Lenders have been told to ensure their letters offering payment protection insurance (PPI) compensation are clear, to prevent providers misleading victims.

The regulator, the Financial Services Authority, has today proposed guidance for how firms must communicate with customers.

Banks, building societies, credit card firms and other lenders must explain clearly why the customer may have been mis-sold, what the customer should do, and stress the need to act promptly.

It is estimated there is still another £7 billion of the £9 billion PPI mis-selling bill still to pay.

The FSA's action comes as firms begin to write to those they mis-sold PPI to as part of a systemic culture of misleading sales within their organisations.

This is a result of FSA rules introduced last year, which banks tried to derail, but failed following an embarrassing High Court defeat last May.

Don't wait to be written to

However, this doesn't mean they will write to everyone. If you believe you were mis-sold, you should still put in a claim yourself.

Martin Lewis, MoneySavingExpert.com creator, says: "Not everyone who's been mis-sold PPI will get a letter. 

"Banks only need write to those who have been 'systemically mis-sold', yet there are many more individual cases.

"So don't wait. Check through all loans, credit cards and store cards you've had in the last 10 years to see if this insurance was added to it.

"If it was, the seller should've ensured it was appropriate. So if it lied and said it was compulsory, added it without you knowing, or you were self-employed or had a past medical condition when you got it, there's a good chance it was mis-sold.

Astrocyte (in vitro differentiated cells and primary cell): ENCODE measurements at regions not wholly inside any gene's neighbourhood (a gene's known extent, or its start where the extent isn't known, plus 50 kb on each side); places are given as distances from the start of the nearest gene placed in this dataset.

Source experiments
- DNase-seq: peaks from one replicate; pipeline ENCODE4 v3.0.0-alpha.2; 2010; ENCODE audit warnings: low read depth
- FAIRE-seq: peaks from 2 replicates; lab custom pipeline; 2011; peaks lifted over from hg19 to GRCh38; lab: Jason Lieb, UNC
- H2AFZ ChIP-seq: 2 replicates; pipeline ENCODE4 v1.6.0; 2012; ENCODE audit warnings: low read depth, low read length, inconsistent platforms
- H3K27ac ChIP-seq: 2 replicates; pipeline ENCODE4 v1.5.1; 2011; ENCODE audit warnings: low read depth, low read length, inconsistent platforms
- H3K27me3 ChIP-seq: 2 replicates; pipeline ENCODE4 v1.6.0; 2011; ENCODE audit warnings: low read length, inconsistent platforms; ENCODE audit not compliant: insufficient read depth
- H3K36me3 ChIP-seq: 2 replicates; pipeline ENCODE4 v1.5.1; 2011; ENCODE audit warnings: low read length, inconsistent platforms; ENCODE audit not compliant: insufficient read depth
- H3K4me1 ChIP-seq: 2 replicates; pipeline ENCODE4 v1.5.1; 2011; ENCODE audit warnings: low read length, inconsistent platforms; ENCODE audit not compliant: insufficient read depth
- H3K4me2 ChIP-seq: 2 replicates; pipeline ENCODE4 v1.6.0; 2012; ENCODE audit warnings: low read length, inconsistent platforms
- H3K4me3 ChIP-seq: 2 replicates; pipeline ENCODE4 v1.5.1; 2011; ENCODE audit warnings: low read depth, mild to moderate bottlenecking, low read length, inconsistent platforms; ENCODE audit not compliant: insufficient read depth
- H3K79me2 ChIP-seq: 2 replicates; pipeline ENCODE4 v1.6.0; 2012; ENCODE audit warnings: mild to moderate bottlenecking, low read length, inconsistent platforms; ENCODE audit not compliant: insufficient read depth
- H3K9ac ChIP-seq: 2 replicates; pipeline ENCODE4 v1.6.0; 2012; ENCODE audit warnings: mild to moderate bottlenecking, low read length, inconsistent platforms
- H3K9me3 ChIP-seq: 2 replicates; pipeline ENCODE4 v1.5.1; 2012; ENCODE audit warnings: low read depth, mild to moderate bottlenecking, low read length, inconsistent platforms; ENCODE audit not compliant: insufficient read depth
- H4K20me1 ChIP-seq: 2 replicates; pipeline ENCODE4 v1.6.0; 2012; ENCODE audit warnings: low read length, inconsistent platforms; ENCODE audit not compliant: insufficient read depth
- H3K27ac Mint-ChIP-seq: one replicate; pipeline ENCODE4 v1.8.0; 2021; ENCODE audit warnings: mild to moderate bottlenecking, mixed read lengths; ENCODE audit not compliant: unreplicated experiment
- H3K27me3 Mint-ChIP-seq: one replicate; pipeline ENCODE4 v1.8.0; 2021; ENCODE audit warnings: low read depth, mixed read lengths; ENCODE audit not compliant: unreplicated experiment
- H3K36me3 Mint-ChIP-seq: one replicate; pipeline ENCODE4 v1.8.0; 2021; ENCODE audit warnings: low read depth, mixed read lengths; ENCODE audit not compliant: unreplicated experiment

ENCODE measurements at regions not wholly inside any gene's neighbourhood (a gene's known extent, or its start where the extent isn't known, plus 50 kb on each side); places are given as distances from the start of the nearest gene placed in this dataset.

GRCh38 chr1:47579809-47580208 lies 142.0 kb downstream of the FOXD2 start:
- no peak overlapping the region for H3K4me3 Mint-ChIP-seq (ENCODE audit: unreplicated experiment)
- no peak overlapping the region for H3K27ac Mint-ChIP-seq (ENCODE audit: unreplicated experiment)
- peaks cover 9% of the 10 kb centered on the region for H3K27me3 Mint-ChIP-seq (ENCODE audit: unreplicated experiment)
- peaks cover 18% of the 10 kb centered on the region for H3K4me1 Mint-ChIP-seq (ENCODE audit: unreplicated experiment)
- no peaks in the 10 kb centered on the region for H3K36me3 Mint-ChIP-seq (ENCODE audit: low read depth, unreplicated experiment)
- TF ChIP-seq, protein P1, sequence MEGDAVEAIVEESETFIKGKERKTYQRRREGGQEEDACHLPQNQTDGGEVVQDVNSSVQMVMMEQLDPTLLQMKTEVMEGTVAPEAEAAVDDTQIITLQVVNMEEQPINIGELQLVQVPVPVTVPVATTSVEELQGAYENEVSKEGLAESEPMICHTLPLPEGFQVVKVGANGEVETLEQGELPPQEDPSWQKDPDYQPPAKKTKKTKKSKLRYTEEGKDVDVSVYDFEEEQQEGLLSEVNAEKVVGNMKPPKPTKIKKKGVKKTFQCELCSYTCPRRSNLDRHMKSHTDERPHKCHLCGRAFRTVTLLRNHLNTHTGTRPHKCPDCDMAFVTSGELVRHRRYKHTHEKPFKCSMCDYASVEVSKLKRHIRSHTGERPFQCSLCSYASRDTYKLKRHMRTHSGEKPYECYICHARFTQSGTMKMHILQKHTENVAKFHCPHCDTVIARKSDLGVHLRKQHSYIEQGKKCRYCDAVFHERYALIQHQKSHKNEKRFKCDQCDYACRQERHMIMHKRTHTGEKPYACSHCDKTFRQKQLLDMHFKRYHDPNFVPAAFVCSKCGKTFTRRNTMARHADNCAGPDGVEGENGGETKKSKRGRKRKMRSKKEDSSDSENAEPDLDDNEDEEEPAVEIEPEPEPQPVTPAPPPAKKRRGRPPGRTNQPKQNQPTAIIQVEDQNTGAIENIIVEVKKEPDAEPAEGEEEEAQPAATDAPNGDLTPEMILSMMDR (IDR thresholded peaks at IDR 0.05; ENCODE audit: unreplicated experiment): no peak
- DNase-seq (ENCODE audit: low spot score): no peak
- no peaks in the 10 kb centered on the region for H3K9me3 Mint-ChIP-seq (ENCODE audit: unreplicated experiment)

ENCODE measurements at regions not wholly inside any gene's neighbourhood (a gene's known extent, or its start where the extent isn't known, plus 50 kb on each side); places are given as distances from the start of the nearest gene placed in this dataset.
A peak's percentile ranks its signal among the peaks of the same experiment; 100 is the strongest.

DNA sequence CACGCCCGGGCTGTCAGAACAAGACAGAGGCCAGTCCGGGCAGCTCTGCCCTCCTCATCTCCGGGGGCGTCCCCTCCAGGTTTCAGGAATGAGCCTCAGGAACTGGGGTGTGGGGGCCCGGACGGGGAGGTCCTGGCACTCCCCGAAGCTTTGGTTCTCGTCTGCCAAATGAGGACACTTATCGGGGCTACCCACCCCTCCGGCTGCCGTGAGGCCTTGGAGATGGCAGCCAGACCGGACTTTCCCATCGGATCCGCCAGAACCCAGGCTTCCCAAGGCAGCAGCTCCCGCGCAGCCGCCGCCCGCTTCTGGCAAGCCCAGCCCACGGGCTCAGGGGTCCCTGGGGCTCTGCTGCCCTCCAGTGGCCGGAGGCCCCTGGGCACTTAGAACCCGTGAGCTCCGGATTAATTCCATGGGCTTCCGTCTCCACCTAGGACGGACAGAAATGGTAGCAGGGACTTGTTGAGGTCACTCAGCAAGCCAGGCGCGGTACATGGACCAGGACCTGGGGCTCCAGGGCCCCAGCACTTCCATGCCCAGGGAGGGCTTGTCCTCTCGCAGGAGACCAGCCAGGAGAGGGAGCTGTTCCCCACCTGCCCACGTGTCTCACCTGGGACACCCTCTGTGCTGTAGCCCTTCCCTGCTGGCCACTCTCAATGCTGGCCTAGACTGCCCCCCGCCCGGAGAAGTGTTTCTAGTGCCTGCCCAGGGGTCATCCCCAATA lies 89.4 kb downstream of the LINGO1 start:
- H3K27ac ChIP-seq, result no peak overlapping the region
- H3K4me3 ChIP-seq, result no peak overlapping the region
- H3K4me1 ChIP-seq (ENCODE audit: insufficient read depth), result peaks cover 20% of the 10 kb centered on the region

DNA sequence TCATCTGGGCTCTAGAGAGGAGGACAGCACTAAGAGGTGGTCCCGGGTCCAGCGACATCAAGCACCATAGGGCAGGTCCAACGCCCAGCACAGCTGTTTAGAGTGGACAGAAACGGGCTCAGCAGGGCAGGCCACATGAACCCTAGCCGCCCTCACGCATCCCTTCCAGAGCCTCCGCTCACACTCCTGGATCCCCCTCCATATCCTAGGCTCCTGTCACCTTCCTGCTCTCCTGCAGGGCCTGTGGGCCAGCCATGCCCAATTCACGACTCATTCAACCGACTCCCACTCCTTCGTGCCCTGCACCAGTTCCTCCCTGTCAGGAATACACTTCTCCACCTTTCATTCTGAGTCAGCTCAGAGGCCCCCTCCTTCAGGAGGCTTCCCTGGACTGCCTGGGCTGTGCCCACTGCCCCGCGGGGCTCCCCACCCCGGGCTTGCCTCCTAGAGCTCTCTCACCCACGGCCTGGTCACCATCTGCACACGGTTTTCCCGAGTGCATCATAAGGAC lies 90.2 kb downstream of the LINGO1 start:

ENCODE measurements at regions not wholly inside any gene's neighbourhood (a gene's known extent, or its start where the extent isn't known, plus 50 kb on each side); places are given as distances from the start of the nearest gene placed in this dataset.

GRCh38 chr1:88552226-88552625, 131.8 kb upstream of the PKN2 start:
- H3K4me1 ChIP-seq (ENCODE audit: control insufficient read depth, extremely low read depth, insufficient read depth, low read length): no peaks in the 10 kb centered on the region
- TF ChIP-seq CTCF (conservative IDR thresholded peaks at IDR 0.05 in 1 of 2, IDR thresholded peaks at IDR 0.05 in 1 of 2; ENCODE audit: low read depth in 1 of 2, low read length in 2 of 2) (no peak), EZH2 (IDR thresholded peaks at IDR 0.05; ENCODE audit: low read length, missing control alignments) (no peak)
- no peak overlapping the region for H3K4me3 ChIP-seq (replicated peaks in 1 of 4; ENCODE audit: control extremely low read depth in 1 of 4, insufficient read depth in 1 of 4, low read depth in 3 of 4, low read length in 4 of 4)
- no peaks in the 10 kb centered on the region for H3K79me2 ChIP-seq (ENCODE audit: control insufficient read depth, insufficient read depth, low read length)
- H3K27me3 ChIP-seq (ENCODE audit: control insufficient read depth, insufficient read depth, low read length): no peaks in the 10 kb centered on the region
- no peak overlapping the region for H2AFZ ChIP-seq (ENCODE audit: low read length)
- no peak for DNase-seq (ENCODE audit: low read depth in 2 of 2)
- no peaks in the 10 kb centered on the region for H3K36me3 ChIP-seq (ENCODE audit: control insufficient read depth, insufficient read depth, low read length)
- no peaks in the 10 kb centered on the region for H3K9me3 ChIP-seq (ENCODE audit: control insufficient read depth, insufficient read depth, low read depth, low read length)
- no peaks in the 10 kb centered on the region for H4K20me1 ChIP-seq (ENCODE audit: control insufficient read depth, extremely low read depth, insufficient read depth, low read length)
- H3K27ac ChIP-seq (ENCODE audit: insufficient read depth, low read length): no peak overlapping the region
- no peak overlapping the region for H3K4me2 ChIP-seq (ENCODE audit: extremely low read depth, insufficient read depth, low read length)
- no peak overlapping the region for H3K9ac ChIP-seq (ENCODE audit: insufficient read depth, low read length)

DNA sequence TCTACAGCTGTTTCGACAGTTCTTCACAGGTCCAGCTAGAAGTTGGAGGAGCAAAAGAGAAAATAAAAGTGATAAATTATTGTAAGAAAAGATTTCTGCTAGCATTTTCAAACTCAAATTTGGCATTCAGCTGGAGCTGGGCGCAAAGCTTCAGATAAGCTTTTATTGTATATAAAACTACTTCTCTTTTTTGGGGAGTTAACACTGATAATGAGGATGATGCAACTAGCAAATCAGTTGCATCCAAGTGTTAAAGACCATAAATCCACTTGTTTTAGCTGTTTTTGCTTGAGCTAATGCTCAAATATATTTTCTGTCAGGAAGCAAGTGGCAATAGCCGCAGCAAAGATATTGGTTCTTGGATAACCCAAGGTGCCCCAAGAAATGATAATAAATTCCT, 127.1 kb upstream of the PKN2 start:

"There's no need to pay a claims handler to reclaim, you can do it yourself for free. There's full help and free letters in the PPI Mis-selling guide.

"And for those who get a letter, act quickly on it. It's likely to trigger the start of a time limit within which you need to complain. And as many are due to get thousands back, in these tough times, the sooner it's in your account not their account, the better."

The proposed guidance states firms must ensure the letter:

  • Contains important information and states it should be read carefully.
  • States the customer may have been mis-sold.
  • Details the failings that led the firm to believe the customer may have been mis-sold.
  • States the customer may have suffered a financial loss and could be entitled to redress.
  • States it requires careful and immediate consideration and that there is a three-year time limit for making a complaint from receipt of the letter.
  • Is free from financial jargon or marketing material.
Martin Wheatley, FSA managing director, says: "So far, the majority of payouts have been for complaints received before, or put on hold during, the judicial review.

"However, we are now beginning to see firms considering how to treat customers who were mis-sold but have not complained.

“By ensuring firms are clear about the problems they have identified and the potential redress due, we are aiming to prevent people running out of time if they choose to complain."

The FSA is consulting on its proposed guidance and hopes to have the final wording in mid-to-late spring.